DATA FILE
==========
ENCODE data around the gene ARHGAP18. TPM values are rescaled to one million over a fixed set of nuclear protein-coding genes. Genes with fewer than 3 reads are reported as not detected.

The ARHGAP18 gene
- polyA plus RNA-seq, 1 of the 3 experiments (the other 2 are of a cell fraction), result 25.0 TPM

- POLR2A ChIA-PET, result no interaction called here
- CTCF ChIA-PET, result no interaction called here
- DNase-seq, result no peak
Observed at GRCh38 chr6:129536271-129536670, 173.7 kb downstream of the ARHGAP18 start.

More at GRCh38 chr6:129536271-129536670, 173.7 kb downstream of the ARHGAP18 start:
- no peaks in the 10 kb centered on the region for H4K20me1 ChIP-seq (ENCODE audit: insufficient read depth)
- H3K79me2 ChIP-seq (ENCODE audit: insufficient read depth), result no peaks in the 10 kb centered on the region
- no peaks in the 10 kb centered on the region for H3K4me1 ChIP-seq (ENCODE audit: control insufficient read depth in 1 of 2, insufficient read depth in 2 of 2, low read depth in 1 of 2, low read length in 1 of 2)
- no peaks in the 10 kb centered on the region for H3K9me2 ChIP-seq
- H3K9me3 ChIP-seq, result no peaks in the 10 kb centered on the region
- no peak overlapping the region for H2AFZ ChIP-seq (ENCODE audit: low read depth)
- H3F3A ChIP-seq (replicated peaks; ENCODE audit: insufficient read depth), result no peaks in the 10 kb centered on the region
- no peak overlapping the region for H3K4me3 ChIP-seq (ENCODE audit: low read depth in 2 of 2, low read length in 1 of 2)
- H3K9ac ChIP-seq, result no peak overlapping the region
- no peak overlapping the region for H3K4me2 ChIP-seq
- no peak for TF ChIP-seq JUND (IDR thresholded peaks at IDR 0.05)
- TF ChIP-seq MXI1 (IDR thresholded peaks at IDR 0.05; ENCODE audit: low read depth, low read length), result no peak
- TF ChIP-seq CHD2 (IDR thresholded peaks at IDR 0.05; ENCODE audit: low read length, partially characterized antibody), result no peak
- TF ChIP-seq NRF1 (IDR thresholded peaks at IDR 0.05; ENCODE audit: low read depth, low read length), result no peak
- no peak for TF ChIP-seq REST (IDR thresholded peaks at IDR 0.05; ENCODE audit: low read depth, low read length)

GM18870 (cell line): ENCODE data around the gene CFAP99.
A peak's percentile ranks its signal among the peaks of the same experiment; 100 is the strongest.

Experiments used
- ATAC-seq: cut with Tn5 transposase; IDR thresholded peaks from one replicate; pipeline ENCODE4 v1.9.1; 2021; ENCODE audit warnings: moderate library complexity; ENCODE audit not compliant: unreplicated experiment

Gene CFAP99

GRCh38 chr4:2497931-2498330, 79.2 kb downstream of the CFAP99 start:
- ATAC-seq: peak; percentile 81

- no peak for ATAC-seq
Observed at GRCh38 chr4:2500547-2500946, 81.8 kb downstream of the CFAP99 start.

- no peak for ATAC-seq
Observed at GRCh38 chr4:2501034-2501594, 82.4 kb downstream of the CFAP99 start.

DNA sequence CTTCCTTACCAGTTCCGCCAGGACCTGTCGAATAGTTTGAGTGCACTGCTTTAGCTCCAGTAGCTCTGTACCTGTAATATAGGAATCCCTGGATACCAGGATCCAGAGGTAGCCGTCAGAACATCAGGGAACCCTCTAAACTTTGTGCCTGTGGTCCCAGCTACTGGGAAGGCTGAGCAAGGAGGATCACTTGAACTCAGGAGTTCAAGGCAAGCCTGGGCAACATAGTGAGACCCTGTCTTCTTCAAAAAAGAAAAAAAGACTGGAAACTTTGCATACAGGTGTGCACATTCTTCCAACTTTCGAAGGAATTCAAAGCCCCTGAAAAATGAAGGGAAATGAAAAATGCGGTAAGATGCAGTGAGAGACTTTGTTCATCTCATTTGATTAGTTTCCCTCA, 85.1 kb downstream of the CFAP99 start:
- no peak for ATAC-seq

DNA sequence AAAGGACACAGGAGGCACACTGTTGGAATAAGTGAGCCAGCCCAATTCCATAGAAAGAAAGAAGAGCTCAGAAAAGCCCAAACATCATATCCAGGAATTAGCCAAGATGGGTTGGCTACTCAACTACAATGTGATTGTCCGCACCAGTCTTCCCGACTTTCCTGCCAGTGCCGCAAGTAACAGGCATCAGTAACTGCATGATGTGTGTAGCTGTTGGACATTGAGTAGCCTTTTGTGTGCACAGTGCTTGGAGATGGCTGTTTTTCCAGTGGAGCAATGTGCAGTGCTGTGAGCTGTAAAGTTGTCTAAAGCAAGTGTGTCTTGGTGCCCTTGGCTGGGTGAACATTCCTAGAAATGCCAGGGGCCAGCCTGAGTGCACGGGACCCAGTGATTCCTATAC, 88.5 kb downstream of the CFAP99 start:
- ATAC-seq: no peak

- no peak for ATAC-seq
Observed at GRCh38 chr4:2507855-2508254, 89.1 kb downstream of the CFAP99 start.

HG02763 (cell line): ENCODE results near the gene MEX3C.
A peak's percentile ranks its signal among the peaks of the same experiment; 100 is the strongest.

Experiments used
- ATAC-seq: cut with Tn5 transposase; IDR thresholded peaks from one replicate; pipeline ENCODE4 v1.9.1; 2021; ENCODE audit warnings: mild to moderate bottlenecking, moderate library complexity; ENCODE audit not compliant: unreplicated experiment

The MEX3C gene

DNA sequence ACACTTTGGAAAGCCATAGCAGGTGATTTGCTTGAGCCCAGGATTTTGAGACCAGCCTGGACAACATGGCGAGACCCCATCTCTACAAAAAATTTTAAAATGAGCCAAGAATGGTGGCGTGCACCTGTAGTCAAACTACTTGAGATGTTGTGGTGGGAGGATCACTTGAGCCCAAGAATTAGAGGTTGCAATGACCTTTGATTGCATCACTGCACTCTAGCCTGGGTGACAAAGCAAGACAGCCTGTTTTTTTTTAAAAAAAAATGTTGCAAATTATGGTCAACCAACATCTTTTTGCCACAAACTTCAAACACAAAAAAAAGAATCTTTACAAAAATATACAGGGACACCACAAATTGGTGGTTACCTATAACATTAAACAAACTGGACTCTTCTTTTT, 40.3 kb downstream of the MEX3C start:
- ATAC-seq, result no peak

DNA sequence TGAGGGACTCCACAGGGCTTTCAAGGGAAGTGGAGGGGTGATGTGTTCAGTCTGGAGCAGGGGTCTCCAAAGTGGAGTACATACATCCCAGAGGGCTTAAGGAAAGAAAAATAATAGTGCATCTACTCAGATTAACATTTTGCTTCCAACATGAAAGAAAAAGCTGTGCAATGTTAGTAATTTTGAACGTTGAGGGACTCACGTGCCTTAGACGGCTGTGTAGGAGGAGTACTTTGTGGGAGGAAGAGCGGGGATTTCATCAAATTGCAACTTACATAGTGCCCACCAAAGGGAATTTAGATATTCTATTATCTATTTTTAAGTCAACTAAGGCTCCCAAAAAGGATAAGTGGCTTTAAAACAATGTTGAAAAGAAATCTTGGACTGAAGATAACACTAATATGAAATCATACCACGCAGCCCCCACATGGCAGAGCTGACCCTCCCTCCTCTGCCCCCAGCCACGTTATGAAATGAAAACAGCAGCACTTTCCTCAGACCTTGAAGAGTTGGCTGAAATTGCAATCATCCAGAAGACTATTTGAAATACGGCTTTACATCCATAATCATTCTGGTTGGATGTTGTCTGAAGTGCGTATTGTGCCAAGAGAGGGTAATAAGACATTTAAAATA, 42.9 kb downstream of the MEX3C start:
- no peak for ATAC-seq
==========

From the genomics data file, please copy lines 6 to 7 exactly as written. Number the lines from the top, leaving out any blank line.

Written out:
- DNase-seq, result no peak
Observed at GRCh38 chr6:129536271-129536670, 173.7 kb downstream of the ARHGAP18 start.